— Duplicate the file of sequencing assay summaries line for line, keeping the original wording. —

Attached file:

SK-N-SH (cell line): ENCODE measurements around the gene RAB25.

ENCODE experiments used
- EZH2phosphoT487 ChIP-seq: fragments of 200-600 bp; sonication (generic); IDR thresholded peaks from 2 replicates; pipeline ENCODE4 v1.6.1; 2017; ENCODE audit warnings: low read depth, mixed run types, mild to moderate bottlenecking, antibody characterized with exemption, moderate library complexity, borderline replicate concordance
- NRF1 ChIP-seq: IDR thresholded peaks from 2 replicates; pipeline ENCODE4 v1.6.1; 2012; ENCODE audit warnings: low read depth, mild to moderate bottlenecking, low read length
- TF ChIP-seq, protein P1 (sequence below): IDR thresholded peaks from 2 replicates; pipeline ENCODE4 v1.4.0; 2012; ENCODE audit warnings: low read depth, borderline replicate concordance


SK-N-SH (cell line): ENCODE measurements around the gene RAB25.

ENCODE experiments used
- EZH2phosphoT487 ChIP-seq: fragments of 200-600 bp; sonication (generic); IDR thresholded peaks from 2 replicates; pipeline ENCODE4 v1.6.1; 2017; ENCODE audit warnings: low read depth, mixed run types, mild to moderate bottlenecking, antibody characterized with exemption, moderate library complexity, borderline replicate concordance
- NRF1 ChIP-seq: IDR thresholded peaks from 2 replicates; pipeline ENCODE4 v1.6.1; 2012; ENCODE audit warnings: low read depth, mild to moderate bottlenecking, low read length
- TF ChIP-seq, protein P1 (sequence below): IDR thresholded peaks from 2 replicates; pipeline ENCODE4 v1.4.0; 2012; ENCODE audit warnings: low read depth, borderline replicate concordance